It is 2pm on a Tuesday afternoon in Toowoomba, west of Brisbane, and Thomas Thiik, 21, has just been released from prison.
“I’ve been free for two hours,” he said, dipping into a pizza box. “So I’m having a celebration.”
Thiik (pronounced “Tik”) went to jail for three months for driving without a licence, a crime that he, as a newly arrived refugee from Sudan, says he could not comprehend.
“I was told when I arrived in Australia that I must work,” he said.
“But I did not have a licence. So how can I get to work?”
Despite being pulled over many times—and warned, and fined, and then suspended—Thiik kept driving, until he was imprisoned.
“It wasn’t too bad,” he said of jail. “I didn’t get into fights, like I do in Toowoomba. The Aborigines here, they bash me up.”
Thiik’s problems with his car and his neighbours are examples of the difficulties being faced by Sudanese and other African refugees, who are arriving in Australia in unprecedented numbers.
Rhiannon Maasakker, 17, who shares a house with a Sudanese, Ajang Bior Ajang, said the new arrivals were generally well accepted by the mainstream Toowoomba population.
But they were more likely to be pulled over by police, and “for some reason” some local Aborigines gave them problems.
Ms Maasakker said she became involved with the Sudanese community through her mother, who was friends with some older members of the community.
Now Ms Maasakker has a Sudanese boyfriend and doesn’t hang around with the local Australians much any more.
“They are good people. I just like them . . . they have a lot of respect,” she said.
Ms Maasakker said the Sudanese had added another dimension to Toowoomba, and made the town more cosmopolitan.
The Australian Government takes advice from the UN High Commission for Refugees as to which of the world’s peoples are in the most desperate need of resettlement. In the 1990s, it was the victims of the war in the former Yugoslavia. Now it is people from Sudan—many of them victims of the region’s ferocious civil war who have lived for years in desolate UN refugee camps.
Sudanese refugees took 5656 of the 13,000 refugee places offered last year, compared with just 361 in 1994-95.
They have stormed past the Bosnians, whose numbers have dropped from 3405 new arrivals in 1994-95 to just 108 last year.
There has also been a large increase in the number of arrivals from Liberia (851 last year, up from 114 in 2004) and Sierra Leone (642 last year, up from 132). Most speak no English and many arrive with large families of between four and eight children.
The women need assistance with tasks such as using a washing machine and shopping at a supermarket.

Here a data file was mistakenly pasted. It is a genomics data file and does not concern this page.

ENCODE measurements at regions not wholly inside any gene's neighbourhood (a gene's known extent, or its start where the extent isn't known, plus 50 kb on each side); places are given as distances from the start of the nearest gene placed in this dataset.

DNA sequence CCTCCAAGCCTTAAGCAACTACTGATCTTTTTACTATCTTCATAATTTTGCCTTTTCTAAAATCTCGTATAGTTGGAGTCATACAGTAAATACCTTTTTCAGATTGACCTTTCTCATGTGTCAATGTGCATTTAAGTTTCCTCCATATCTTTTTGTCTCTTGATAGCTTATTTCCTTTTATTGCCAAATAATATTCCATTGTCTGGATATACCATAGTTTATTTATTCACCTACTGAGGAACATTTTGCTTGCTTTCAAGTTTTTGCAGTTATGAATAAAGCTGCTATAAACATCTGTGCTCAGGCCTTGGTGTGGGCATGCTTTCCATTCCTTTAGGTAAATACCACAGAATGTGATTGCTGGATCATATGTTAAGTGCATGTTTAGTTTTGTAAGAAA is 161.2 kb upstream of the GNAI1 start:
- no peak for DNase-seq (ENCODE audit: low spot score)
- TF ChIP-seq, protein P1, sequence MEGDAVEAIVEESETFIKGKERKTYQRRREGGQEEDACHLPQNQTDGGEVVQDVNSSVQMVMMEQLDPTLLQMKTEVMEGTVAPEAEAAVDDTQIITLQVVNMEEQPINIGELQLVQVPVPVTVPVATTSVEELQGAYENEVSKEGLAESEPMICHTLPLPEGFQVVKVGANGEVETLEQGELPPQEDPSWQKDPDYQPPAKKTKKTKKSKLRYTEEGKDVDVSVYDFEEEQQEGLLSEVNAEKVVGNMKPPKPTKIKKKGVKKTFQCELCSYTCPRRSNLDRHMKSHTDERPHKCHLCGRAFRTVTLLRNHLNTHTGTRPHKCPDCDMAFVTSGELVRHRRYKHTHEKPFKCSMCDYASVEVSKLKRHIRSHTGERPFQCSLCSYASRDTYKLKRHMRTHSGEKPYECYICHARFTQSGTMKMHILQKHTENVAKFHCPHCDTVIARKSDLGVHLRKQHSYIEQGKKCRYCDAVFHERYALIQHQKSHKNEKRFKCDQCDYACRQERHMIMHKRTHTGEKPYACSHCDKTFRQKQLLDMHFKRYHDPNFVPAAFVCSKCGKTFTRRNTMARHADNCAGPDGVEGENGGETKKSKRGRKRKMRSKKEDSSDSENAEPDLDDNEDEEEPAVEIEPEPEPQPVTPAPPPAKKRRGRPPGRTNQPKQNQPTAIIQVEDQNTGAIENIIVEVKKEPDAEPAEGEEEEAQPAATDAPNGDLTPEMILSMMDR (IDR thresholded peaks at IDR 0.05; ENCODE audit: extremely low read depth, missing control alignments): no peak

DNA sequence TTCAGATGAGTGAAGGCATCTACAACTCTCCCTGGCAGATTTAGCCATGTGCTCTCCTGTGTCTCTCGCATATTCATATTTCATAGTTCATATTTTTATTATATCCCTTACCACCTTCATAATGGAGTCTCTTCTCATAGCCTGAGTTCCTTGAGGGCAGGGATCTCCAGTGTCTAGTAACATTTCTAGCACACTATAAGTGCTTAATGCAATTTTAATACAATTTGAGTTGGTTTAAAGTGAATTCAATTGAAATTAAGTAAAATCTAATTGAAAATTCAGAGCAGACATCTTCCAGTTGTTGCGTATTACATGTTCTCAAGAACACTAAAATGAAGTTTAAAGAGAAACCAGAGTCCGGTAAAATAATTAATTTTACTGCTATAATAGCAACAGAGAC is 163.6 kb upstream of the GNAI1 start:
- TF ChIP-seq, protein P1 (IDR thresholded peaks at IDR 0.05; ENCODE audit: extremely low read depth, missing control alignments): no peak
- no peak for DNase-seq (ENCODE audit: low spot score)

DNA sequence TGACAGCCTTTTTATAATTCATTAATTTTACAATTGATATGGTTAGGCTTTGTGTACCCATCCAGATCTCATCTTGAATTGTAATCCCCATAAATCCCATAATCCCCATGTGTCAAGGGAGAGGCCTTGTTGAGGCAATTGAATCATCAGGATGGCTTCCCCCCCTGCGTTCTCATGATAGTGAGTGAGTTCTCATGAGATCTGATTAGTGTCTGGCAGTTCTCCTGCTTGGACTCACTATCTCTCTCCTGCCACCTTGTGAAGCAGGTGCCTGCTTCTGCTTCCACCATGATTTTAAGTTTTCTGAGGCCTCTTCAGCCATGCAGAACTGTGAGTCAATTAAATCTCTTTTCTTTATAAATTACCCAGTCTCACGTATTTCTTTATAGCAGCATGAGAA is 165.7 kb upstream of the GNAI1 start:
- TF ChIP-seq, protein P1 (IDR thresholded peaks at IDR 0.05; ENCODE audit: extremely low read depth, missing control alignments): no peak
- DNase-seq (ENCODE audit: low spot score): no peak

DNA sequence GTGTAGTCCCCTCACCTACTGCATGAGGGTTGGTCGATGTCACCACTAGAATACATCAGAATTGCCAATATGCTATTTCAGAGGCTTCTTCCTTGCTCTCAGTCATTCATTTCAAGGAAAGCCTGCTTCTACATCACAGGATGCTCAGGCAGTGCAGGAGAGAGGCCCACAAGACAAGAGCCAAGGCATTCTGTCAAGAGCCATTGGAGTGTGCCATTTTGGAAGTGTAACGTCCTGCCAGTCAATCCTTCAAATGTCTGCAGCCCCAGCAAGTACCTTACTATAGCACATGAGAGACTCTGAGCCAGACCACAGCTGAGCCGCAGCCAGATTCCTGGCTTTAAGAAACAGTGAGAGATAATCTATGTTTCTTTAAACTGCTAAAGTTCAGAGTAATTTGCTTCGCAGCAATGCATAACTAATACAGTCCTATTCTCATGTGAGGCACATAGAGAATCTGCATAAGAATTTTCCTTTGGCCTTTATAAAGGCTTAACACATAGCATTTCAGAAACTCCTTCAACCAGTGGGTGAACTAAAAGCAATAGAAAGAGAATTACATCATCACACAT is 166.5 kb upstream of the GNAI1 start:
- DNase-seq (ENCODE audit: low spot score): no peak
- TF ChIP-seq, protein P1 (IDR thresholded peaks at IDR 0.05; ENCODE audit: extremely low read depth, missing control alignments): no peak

Gabriel Madol Anyant brought his wife and five children to Australia from a UN refugee camp in 2003.
“It was a terrible place,” he said of the camp. “There was not sufficient food or medicine, and people were sick.” He has since taken English lessons, and is studying banking at Adelaide technical college.
“Australia is a very good country,” he said. “It’s multicultural, and people are helpful to the refugee. Compared to life in Sudan . . . one cannot compare.”
But the sudden arrival of a few new black people in a mostly white neighbourhood has sparked racist reactions. In Toowoomba, where about 750 Sudanese have been re-settled, white supremacist group the Patriotic Youth League has distributed anti-black literature, and Sudanese people have been abused.
The chairman of the Community Relations Commission in NSW, Stepan Kerkyasharian, said: “Our concern is the sponsorship. In quite a number of cases, the sponsors are themselves recent refugees.
“They just sign on the dotted line, say they will be a sponsor.
“We’ve had examples in Newcastle, where sponsored people arrived and were taken to the house of their sponsor, but there was no accommodation.”
In Melbourne, Supreme Caravans general manager Jim Farrell was initially sceptical when a local pastor asked him to consider hiring the lanky black refugees. “He told me the story about these people who had been in camps for 12 years or more, and they had wounds on their body from torture,” Mr Farrell said.
“I said I’d give a couple of them a go, and to cut a long story short we’ve now got 16.”
Mr Farrell said the Sudanese were hard-working and reliable.
“There was only one fellow, who was a chief in his own country, who didn’t want to sweep the floor.
“I told him, I’m the general manager and I pick up the broom and sweep the floor—we’re all equal here in Australia.”